Tuesday, October 05, 2004

Hemingway Lived in Paris, I Just Remembered

When I read Hemingway's "For Whom the Bell Tolls" back there in high school, I was much impressed by the idea of sex that "made the earth move" -- a phrase that considerably oversells the virtue of having sex on the cold hard ground -- and the insult, "I obscenity in your mother's milk."

I have spent my whole life trying to escape a tendency to read everything in the most literal way. At 16, I naturally assumed that turn of phrase was the literal insult: I OBSCENITY in your mother's milk. Yeah!

I thought perhaps Spanish Republicans were naturally delicate in their expressions or had a rhetorical preference for indirection -- how did I know? I just know I thought it was a very elegant kind of insult, richly vague, leaving the nature of the defilement to the robust imagination, of which I had one.

Don't recall when I finally got the fact this was just Hemingway placating the censors, a simple euphemism that everyone else immediately decoded. It spoiled the insult, it really did.

I am thinking about this because of the bottle of wine my wife and I drank when we were -- I probably haven't mentioned this -- IN PARIS LAST WEEK. Eydie read in one of her food magazines about the Jules Verne restaurant, which is located about a third of the way up the Eiffel Tower, right inside it, wouldn't kid, shouldn't kid, couldn't kid you.

Three months ahead we reserved for lunch. I will not talk about the view. I need not, since you will see at least one splendid picture when we have the slide show to which you all are invited, though may I suggest you reserve early, since the midnight show can be a little raucous and the snacks damp.

The three-course pris fixe meal (52 Euro; $64.06 Yankee) was delicious, and the waiters came at us in waves, fawning and tres gentil -- perhaps I do look like the diseased Jerry Lewis -- BUT BUT BUT the sommelier, oh the sommelier.

I have a theory about myself among the Parisians. This theory arose not exactly because a series of events occurred while I was in Paris that demanded a unifying idea or at least a hypothesis but because I wanted to be able to say, "I have a theory about myself among the Parisians." That strikes me as an elegant thing to say, pompous perhaps, but it gets the point across that I HAVE BEEN IN PARIS. First came the idea of having a theory and then came the actual theory. First the vessel and then the content. You get it.

Again: I have a theory about myself among the Parisians. It is that while I am in Paris, each day someone will cheat me to one degree or another and each day I will embarrass myself to one degree or another.

So, we are at one of view tables in the Jules Verne restaurant located in the Eiffel Tower looking down on Paris. The waiters have been solicitous. The sommelier approaches. He says something. I panic. I blurt out, "I don't speak French."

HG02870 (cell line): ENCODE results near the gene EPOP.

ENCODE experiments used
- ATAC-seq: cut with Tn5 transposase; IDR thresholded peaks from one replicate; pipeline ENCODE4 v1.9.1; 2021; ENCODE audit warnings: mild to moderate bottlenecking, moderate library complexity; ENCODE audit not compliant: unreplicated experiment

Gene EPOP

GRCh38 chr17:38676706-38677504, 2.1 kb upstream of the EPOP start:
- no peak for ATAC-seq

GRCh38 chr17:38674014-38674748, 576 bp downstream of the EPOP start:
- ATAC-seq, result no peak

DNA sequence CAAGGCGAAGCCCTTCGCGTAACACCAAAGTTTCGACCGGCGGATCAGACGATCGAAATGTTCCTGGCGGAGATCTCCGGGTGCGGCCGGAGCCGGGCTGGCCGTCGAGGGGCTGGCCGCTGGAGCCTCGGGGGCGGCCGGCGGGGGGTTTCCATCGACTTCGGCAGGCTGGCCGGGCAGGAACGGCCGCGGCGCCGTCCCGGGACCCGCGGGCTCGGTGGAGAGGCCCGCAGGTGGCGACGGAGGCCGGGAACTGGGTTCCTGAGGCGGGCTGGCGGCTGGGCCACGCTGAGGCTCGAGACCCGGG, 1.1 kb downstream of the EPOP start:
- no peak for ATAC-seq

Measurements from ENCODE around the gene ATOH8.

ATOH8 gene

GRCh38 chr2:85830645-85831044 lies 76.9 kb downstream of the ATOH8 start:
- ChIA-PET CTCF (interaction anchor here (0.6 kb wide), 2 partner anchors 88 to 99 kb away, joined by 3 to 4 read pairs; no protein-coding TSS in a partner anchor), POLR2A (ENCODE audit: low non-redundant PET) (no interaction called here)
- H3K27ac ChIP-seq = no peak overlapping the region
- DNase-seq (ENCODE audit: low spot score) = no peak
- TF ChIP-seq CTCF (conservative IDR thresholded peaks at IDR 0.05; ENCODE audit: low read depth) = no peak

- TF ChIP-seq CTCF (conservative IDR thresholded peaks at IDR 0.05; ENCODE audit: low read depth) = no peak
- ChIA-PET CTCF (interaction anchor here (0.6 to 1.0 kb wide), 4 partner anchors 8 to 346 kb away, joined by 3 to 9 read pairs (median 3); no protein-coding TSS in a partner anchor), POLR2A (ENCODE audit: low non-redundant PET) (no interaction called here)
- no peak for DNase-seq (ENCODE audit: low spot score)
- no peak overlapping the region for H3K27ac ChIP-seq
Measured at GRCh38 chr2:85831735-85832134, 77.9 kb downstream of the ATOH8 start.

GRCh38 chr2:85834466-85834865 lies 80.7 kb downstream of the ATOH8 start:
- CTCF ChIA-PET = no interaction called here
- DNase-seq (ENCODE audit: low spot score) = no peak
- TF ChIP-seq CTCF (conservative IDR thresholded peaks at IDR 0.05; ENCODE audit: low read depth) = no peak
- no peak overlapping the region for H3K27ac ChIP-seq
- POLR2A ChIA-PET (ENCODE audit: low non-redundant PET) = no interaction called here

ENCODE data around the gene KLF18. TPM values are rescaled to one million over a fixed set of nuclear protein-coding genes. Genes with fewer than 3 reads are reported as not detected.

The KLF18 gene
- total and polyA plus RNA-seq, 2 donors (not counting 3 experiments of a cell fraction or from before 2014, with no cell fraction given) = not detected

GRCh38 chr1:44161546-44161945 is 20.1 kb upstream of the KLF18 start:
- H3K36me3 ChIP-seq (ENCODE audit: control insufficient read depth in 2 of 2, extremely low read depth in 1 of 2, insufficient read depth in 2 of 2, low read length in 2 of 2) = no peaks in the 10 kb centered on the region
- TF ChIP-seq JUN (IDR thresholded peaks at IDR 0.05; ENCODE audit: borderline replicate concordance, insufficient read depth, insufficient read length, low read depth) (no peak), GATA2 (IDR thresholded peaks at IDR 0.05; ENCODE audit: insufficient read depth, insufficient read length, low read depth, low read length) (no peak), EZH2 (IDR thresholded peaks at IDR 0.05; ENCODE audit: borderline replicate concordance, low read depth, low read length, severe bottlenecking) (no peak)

My wife says, "That wasn't French."

Abashed, I stare at my plate and mutter, "I guess I don't speak English either."

I look up. The expression on the sommelier's face! He thinks I have said that he does not speak English.

Zut! Alors!

I attempt to reconcile with the sommelier. We are having a fishy dish and a vealish dish. I throw myself into the sommelier's capable hands: A red? A white certainly?? I wave my hand over a list of suggested wines.

"That!" he says, pointing.

I wonder -- "Red, white...?" He shrugs.

The wine arrives. It is red, somewhat fierce, perhaps of a depilatory nature. It meets the food, wrestles the food to the ground, kicks the food in the ribs.

Ah, some of the legendary French rudeness?

I can only hope that I am worthy of the legendary French rudeness. Into my mother's milk pours the legendary obscenity of the kind that can happen only -- and did I mention that this was happening...

Was it Marseilles? Might have it been in sunny Provence? The moment had a hyphenated feel. Perhaps Alsace-Lorraine?

I think not. I believe it was -- sometimes memory she plays you the trick. I am almost certain it was ....

In ParisParisParisParisParisParis.

2 comments:

G Pabst said...

Yes, Paris.
We'll have to get together and sling stories of Paris.
And Hemingway. Joyce. Ford Madox Ford. Michael Robertson. Sylvia Beach. Ignatius Loyola!

Faboulous blog entry! I read it aloud to the other residents of the cubicle farm here in the basement of Memorial Gym. Laughs were bestowed in all the right places

Thought you might find this interesting:
http://rogerlsimon.com/archives/00000893.htm
GP

Luxembourg Gardens? Did you know that Hemingway would go there to strangle pigeons? The fattest candidates exclusively. Tucked them warm in the pram with Bumby, he would. Then home for a jolly pigeon pie.

G Pabst said...

And I should have put Sam Beckett on the list, too, who might have written,

"For we're speaking of the link to the bald cat.

Oh! we're speaking of the link to the balled cat."

GP